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2685 Masursky, provisional designation 1981 JN, is a stony Eunomian asteroid from the central regions of the asteroid belt, approximately 11 kilometers (6.8 miles) in diameter. It was discovered on 3 May 1981, by American astronomer Edward Bowell at the Anderson Mesa Station near Flagstaff, Arizona, and named after American planetary geologist Harold Masursky.[1] In January 2000, the Cassini space probe observed the S-type asteroid from afar during its coast to Saturn.[7]

2685 Masursky
Asteroid 2685Masurky.png
Masursky imaged by Cassini–Huygens in January 2000
Discovery [1]
Discovered byE. Bowell
Discovery siteAnderson Mesa Stn.
Discovery date3 May 1981
Designations
MPC designation(2685) Masursky
Named after
Harold Masursky[1]
(American planetary geologist)
1981 JN · 1950 VO
1973 QF · 1975 XJ5
1977 KU
main-belt[1][2] · (middle)
Eunomia[3]
Orbital characteristics[2]
Epoch 23 March 2018 (JD 2458200.5)
Uncertainty parameter 0
Observation arc44.58 yr (16,282 d)
Aphelion2.8522 AU
Perihelion2.2874 AU
2.5698 AU
Eccentricity0.1099
4.12 yr (1,505 d)
54.965°
0° 14m 21.48s / day
Inclination12.129°
215.36°
288.47°
Physical characteristics
Mean diameter
10.744±0.170 km[4]
0.114±0.034[5]
S[6]
12.1[2]

Contents

Orbit and classificationEdit

Masursky is a member of the Eunomia family (502),[3] a prominent family of stony asteroids and the largest one in the intermediate main belt with more than 5,000 members.[8]

It orbits the Sun in the central main-belt at a distance of 2.3–2.9 AU once every 4 years and 1 month (1,505 days; semi-major axis of 2.57 AU). Its orbit has an eccentricity of 0.11 and an inclination of 12° with respect to the ecliptic.[2] The asteroid was first observed as 1950 VO at McDonald Observatory in November 1950. The body's observation arc begins with its observation as 1973 QF at Cerro El Roble Observatory in August 1973, nearly 8 years prior to its official discovery observation at Anderson Mesa.[1]

Cassini–Huygens flybyEdit

Little was known about Masursky until the Cassini–Huygens space probe, en route to Jupiter and Saturn, flew past it on 23 January 2000. Because Cassini passed the asteroid at a distance of 1.6 million kilometers (approximately 4 lunar distances), the images it returned showed nothing more than a dot.[7]

Physical characteristicsEdit

Cassini's observations had cast some doubt on its composition,[7] but later ground-based spectroscopy has confirmed its stony S-type spectrum,[6] which is also the Eunomia family's overall spectral type.[8]:23

Diameter and albedoEdit

During its flyby in January 2000, Cassini–Huygens estimated a mean-diameter of approximately 15–20 kilometers, based on an angular diameter of 0.81–1.08 arcseconds just hours before its closest approach.[7] According to the survey carried out by the NEOWISE mission of NASA's Wide-field Infrared Survey Explorer, Masursky measures 10.744 kilometers in diameter and its surface has an albedo of 0.114.[4][5]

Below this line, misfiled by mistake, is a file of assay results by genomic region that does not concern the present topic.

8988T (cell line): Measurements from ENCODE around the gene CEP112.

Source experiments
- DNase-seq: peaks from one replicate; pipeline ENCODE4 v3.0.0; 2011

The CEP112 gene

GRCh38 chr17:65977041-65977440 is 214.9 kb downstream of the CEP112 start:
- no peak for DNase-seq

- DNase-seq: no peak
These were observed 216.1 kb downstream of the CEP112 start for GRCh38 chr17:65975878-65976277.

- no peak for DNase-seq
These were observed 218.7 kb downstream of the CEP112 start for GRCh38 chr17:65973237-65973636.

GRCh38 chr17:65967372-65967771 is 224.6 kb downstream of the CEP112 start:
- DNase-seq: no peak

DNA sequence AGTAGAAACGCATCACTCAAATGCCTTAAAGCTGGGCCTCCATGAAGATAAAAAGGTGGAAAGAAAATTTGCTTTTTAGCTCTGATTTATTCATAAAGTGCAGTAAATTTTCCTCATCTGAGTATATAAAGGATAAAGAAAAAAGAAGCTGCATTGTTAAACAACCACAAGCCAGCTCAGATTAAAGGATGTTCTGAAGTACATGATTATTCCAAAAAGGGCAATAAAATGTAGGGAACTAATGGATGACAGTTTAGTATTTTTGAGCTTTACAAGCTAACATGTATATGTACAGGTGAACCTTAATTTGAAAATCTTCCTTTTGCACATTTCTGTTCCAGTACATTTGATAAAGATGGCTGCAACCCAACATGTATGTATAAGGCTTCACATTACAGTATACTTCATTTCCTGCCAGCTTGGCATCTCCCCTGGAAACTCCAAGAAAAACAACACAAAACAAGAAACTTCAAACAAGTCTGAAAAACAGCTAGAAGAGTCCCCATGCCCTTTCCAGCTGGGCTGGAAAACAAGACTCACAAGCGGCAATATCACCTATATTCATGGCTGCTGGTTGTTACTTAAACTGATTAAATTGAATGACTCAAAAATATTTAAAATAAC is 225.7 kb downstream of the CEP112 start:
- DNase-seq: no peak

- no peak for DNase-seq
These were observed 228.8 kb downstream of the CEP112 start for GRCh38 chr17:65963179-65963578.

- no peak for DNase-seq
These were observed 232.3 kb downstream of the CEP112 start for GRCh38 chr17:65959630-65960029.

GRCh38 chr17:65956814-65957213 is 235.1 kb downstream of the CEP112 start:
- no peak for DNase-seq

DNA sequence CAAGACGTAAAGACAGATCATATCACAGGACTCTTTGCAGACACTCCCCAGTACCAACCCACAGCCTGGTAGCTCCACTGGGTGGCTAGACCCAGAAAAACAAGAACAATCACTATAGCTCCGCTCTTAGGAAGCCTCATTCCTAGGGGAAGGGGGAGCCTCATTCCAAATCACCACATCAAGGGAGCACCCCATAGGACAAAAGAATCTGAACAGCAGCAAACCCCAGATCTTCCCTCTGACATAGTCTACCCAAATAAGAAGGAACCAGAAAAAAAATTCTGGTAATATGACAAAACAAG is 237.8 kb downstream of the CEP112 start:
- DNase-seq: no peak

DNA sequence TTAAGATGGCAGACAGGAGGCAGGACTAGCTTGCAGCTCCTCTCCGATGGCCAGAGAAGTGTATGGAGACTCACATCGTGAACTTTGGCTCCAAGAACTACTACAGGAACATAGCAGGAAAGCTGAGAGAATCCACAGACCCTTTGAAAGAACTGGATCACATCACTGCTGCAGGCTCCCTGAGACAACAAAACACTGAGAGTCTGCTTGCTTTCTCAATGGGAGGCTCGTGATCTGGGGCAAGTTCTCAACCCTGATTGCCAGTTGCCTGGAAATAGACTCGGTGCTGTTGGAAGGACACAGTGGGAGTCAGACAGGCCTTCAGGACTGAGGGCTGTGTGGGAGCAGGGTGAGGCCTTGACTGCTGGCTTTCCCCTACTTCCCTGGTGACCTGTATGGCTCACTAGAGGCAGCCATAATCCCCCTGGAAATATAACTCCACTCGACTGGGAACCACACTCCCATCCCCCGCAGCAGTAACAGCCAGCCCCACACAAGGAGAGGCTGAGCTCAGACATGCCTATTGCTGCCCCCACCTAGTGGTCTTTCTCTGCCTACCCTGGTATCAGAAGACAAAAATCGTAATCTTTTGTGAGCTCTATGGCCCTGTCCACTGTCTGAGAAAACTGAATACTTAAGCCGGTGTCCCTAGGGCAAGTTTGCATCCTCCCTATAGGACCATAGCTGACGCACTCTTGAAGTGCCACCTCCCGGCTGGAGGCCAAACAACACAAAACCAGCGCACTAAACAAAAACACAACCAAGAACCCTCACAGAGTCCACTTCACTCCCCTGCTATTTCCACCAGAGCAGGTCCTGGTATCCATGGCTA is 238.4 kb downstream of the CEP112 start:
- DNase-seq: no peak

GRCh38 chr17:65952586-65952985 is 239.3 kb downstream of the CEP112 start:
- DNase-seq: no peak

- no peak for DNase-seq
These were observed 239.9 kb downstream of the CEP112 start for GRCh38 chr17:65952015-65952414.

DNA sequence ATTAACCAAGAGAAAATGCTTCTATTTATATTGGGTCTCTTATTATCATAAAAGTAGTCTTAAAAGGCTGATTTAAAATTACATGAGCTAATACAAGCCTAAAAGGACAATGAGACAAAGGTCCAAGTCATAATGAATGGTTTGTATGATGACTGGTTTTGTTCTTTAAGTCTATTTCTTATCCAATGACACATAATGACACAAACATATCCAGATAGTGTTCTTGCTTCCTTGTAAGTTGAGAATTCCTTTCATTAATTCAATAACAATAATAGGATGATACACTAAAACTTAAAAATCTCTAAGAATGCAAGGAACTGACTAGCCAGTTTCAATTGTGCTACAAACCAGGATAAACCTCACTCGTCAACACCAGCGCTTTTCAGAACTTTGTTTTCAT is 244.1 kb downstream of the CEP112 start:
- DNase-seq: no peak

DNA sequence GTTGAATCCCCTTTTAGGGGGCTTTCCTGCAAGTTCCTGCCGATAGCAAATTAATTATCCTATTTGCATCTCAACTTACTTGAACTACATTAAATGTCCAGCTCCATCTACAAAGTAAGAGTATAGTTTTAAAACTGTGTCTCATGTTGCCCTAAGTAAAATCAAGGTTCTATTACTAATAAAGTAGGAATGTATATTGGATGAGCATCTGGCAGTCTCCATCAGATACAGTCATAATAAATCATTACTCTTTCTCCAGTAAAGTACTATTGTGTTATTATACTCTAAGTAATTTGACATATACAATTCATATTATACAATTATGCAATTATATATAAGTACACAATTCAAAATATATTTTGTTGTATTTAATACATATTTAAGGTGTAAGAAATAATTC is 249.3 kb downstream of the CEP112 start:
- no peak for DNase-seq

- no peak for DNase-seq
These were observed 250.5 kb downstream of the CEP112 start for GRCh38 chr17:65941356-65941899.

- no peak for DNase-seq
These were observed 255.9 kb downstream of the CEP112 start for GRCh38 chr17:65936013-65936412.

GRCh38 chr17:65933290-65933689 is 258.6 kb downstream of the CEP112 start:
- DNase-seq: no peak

Rotation periodEdit

As of 2018, no rotational lightcurve of Masursky has been obtained from photometric observations. The body's rotation period, spin-axis and shape remain unknown.[2]

NamingEdit

This minor planet was named after Harold Masursky (1923–1990), a planetary geologist at the USGS Astrogeology Science Center of the U.S. Geological Survey, in Flagstaff, Arizona. Masursky worked on numerous space missions and programs including Ranger, Surveyor, Lunar Orbiter, Apollo, Mariner 9, Viking, Pioneer Venus, Voyager, as well as on the Galileo and Magellan spacecrafts.[1] The official naming citation was published by the Minor Planet Center on 4 August 1982 (M.P.C. 7158).[9]

ReferencesEdit

  1. ^ a b c d e f "2685 Masursky (1981 JN)". Minor Planet Center. Retrieved 7 April 2018.
  2. ^ a b c d e "JPL Small-Body Database Browser: 2685 Masursky (1981 JN)" (2018-03-27 last obs.). Jet Propulsion Laboratory. Retrieved 7 April 2018.
  3. ^ a b "Small Bodies Data Ferret". Nesvorny HCM Asteroid Families V3.0. Retrieved 7 April 2018.
  4. ^ a b Masiero, Joseph R.; Grav, T.; Mainzer, A. K.; Nugent, C. R.; Bauer, J. M.; Stevenson, R.; et al. (August 2014). "Main-belt Asteroids with WISE/NEOWISE: Near-infrared Albedos" (PDF). The Astrophysical Journal. 791 (2): 11. arXiv:1406.6645. Bibcode:2014ApJ...791..121M. doi:10.1088/0004-637X/791/2/121. Retrieved 7 April 2018.
  5. ^ a b Masiero, Joseph R.; Mainzer, A. K.; Grav, T.; Bauer, J. M.; Cutri, R. M.; Nugent, C.; et al. (November 2012). "Preliminary Analysis of WISE/NEOWISE 3-Band Cryogenic and Post-cryogenic Observations of Main Belt Asteroids" (PDF). The Astrophysical Journal Letters. 759 (1): 5. arXiv:1209.5794. Bibcode:2012ApJ...759L...8M. doi:10.1088/2041-8205/759/1/L8. Retrieved 7 April 2018.
  6. ^ a b Lazzaro, Daniela; Mothé-Diniz, Thaís.; Carvano, Jorge M.; Angeli, Cláudia A.; Betzler, Alberto S.; Florczak, Marcos; et al. (December 1999). "The Eunomia Family: A Visible Spectroscopic Survey". Icarus. 142 (2): 445–453. Bibcode:1999Icar..142..445L. doi:10.1006/icar.1999.6213. Retrieved 7 April 2018.
  7. ^ a b c d "PIA02449: Masursky". NASA/JPL – Photojournal. 11 February 2000. Retrieved 7 April 2018.
  8. ^ a b Nesvorný, D.; Broz, M.; Carruba, V. (December 2014). "Identification and Dynamical Properties of Asteroid Families" (PDF). Asteroids IV: 297–321. arXiv:1502.01628. Bibcode:2015aste.book..297N. doi:10.2458/azu_uapress_9780816532131-ch016. Retrieved 7 April 2018.
  9. ^ "MPC/MPO/MPS Archive". Minor Planet Center. Retrieved 7 April 2018.

External linksEdit